“I love [quotations] because it is a joy to find thoughts one might have, beautifully expressed with much authority by someone recognizedly wiser than oneself.”

— attributed to Marlene Dietrich

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Books, Crooks nominated for a Macavity Award!

What a week here at Law & Fiction! Books, Crooks & Counselors has now been nominated for a Macavity Award, given by Mystery Readers International. Here’s the full list. Congratulations to all — some of us are getting to be good friends this award season!

And for those wondering about the name: Macavity is the Mystery Cat, aka the Hidden Paw, in TS Eliot’s Old Possum’s Book of Practical Cats.

RIP – Peace or Prison? – Henry Hill

 Henry Hill died Tuesday in Los Angeles.

The mobster had a major impact on an industry he–to my knowledge–never tried to influence. In 1981, Simon & Schuster published Wiseguy: Life in a Mafia Family, by Hill, the pseudonym of a man under federal witness protection. Ray Liotta played Hill in Martin Scorsese’s 1990 movie, Goodfellas.

Hill’s book readily acknowledged his participation in crimes for which he was not prosecuted. New York attempted to force the publisher to pay the state everything Hill earned, based on it law barring a convicted criminal from profiting by writing about his life and experiences. New York enacted the first such law in the nation in 1977, called the “Son of Sam law” after accused murderer David Berkowitz, known as “Son of Sam.”

In 1991, the Supreme Court held that the law unconstitutionally infringed on freedom of speech because it applied not only to convicted criminals, but also to persons accused but not convicted and to persons who admitted an unprosecuted crime. The Court agreed that New York has a “compelling interest” in depriving criminals of the profits of their crimes, and in using those profits to help victims. But the state can’t confiscate payment for works that only tangentially refer to a crime. Since then, laws have been rewritten to target convicted criminals who write or sell a story primarily about their crimes.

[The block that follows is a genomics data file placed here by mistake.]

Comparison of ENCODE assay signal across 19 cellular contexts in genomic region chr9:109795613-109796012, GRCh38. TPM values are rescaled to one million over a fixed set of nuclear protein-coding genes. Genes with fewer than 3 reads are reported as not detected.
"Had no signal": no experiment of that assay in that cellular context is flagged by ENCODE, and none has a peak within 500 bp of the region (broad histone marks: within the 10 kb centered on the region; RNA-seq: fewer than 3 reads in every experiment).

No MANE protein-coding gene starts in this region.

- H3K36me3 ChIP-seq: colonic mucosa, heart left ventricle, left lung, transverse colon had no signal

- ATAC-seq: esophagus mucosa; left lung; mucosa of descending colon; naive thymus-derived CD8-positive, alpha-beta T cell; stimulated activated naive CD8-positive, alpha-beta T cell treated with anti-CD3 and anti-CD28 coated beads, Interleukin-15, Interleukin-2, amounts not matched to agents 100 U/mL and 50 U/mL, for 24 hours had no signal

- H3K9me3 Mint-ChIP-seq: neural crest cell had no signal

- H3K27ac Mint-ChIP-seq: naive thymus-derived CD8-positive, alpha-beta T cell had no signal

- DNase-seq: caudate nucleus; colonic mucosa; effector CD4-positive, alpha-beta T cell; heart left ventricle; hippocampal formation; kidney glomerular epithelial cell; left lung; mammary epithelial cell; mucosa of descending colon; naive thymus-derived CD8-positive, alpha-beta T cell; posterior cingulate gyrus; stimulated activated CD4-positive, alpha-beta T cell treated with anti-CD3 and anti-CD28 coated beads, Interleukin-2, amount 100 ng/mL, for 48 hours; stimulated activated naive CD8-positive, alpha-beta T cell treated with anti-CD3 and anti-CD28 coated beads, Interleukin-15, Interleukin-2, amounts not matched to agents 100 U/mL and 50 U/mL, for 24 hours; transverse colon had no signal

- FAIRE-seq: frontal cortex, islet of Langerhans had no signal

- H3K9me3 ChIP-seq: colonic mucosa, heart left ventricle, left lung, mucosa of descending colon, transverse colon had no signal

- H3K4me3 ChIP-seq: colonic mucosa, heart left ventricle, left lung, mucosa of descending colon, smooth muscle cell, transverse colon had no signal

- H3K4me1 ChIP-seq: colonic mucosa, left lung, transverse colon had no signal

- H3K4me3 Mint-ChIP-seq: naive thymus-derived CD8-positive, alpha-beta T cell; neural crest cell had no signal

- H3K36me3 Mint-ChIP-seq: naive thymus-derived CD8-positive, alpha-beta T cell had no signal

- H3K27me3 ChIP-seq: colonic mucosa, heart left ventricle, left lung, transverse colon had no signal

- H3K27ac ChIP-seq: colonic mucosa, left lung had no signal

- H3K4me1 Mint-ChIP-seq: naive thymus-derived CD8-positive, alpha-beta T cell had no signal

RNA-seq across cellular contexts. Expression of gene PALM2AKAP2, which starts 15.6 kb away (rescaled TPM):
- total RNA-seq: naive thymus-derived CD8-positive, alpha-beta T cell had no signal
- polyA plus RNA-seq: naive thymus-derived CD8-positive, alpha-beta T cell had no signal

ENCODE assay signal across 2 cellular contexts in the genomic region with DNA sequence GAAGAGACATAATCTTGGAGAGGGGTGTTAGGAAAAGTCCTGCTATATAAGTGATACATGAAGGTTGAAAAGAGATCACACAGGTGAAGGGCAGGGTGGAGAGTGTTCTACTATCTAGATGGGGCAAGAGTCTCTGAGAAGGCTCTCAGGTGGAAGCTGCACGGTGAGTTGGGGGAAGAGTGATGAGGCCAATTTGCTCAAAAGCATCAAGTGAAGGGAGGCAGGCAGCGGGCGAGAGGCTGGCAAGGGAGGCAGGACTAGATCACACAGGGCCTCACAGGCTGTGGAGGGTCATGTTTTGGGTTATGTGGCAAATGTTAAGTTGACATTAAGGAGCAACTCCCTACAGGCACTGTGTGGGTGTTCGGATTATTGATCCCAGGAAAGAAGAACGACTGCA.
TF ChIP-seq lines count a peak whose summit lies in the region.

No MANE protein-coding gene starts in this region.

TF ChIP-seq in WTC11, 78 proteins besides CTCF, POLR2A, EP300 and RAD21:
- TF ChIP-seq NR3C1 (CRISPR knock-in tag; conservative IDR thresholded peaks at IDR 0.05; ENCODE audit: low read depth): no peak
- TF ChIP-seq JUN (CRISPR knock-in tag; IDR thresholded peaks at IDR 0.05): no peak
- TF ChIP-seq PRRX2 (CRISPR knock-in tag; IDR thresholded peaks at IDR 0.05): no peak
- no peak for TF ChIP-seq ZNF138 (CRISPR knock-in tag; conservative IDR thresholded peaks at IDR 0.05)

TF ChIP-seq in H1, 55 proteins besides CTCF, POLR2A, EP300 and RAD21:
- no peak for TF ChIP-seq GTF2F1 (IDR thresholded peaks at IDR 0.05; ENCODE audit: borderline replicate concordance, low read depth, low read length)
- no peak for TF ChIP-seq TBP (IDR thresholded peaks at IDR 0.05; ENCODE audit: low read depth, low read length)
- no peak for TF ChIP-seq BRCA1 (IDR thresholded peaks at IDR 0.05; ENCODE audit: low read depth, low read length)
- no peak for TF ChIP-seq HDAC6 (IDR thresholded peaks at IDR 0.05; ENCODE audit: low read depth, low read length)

The New York Times describes Hill’s career in some detail. Horrifying and fascinating.

Similar anti-notoriety laws now exist in about forty states and the federal system. The goal is to prevent criminals from profiting by books or movies about their crimes while their victims suffer financially–and suffer from the added publicity.

The criminal may still write a book or sell his story to a magazine or a movie producer. But instead of paying the criminal, the publisher or producer pays the state where he was convicted. Systems vary. In some states, the author’s victims must sue him in civil court for money damages; judgment in hand, they file a claim with the state against the money received. In others, payments are routed through the state crime victims’ fund; money not paid to the victims may be returned to the criminal, applied to the state’s costs of trial, or used to compensate victims of other crimes.

Other examples: several political figures wrote biographies admitting involvement in Watergate, but were never convicted of crimes. They can keep their profits. An ex-President who makes a passing reference in a memoir to having inhaled can keep the profits. And Son of Sam laws don’t affect a felon who writes about how prison changed his life but only incidentally mentions the crimes that landed him there, because the focus is his personal transformation.

(Photo of Hill and Liotta from the NY Times.)

a mystery story for you

In lieu of this week’s post on a legal topic, I have a small gift for you.  Kings River Life reprinted my short story, The End of the Line, originally published in Alfred Hitchcock Mystery Magazine in Dec 2006.

My husband and I were traveling in Greece, exploring the stone towers of Vathia, on the tip of the Mani Peninsula, when I spotted a spent shotgun shell on the dirt path, and wondered how it got there … . 

Think of it in honor of Father’s Day, if you like. Enjoy!